“I’d like to sleep with you in the desert tonight, with a billion stars all around.”
I had the pleasure of spending five days in the Grand Wash Hook area of the Grand Canyon, assisting the National Park Service with an archeological survey. Grand Wash Hook is at the far Western end of the Grand Canyon, an area that I had not yet explored. Getting there involved a two hour back road drive from Kingman. Our camp was set up like a River trip camp, but in a Joshua tree forest. The meals served were close to gourmet. Early evenings were spent discussing the Canyon around a campfire with beer or favorite libation in hand. Temperatures got down to the teens. It was a little chilly in the old bag. One evening, strong winds blew my tent over with me in it.
The days were spent hiking and searching for parts and pieces constructed by those that came before us. We also were looking for desert tortoises and their burrows. Day time temperatures were in the high fifties and quite pleasant.
Our camp was close to the flight pattern of the 80+ daily helicopter flights that bring tourists from Las Vegas to the view at Quartermaster Canyon. It is a splendid view. A great representation of the Canyon. I hiked down as close to the river as I could get.
The helicopters land on a pad on Hualapai Indian land and the tourists have a lunch of barbecue beef at the modest Hualapai facility. There is also a small gift shop. Cost of a trip from Las Vegas is about $275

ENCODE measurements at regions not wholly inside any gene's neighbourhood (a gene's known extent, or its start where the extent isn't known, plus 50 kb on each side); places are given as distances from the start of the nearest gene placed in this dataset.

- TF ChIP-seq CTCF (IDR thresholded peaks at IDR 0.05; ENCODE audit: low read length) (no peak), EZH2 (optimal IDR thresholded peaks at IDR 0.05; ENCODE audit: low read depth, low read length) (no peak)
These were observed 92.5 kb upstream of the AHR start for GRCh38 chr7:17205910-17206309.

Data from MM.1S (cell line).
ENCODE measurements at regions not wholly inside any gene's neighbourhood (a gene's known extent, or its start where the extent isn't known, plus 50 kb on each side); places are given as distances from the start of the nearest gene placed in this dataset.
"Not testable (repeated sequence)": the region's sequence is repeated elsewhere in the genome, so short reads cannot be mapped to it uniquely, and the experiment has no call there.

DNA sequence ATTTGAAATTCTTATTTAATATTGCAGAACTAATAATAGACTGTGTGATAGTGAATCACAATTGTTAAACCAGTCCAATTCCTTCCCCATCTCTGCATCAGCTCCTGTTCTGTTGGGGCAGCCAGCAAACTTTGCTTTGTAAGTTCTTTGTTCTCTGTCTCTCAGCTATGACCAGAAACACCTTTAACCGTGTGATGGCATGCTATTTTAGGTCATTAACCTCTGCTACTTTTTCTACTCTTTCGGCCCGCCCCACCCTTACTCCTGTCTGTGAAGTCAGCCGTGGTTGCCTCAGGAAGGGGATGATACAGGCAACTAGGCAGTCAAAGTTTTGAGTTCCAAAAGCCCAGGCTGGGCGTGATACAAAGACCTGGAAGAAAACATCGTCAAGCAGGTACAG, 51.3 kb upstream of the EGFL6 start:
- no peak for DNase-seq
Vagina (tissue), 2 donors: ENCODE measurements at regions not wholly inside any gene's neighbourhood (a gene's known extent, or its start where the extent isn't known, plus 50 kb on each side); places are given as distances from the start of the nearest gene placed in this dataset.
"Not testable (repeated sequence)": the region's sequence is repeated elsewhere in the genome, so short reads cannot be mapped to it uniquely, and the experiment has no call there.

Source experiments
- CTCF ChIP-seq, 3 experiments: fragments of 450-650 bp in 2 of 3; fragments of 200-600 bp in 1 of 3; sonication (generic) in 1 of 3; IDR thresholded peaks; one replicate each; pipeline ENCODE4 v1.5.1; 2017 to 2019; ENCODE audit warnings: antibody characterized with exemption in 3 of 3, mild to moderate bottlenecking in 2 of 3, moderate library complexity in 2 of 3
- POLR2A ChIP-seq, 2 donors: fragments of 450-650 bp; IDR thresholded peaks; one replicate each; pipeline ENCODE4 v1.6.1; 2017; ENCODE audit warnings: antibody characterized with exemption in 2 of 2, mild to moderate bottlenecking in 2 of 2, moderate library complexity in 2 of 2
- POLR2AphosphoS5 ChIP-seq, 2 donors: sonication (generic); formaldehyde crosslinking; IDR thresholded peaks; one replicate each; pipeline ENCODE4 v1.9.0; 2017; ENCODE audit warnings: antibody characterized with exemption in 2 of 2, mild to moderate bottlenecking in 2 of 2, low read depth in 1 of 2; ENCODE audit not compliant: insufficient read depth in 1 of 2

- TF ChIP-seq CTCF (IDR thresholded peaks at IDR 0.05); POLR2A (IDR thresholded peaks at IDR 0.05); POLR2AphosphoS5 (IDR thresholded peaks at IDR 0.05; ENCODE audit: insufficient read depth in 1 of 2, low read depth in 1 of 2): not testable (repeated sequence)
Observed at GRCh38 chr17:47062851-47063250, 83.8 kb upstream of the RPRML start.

We witnessed several helicopters flying much too low and barely clearing the Grand Wash Cliffs.
According to the recently published book “Death in the Canyon,” these flights are piloted by low paid and thus inexperienced pilots. In addition, many aircraft are not equipped with the proper power necessary to negotiate the Canyon.
A helicopter crashed late last year and took six lives. The only survivor lost her husband, child and her leg. Apparently the Canyon down drafts require a high level of skill and experience to navigate the complex environment.
Limiting the flights over the Canyon has been a controversial issue. In certain areas of the canyon the noise pollution is horrible. Grand Canyon air tours is a big business with a lot of money involved. This will not be an easy battle.
We found a plethora of roasting pits and a dense concentration of potsherds in numerous areas. We also found a dense concentration of post archaic assemblages. (Arrow heads, chips, spear heads, stones used as tools etc.
We did not sight any desert tortoises but did find and record numerous burrows.
Each area was mapped and data was collected. This was an interesting process and afforded me the opportunity to learn a lot about archeology.
Wildlife sightings included a herd of pronghorn antelopes, coyotes, mule deer, and rabbits.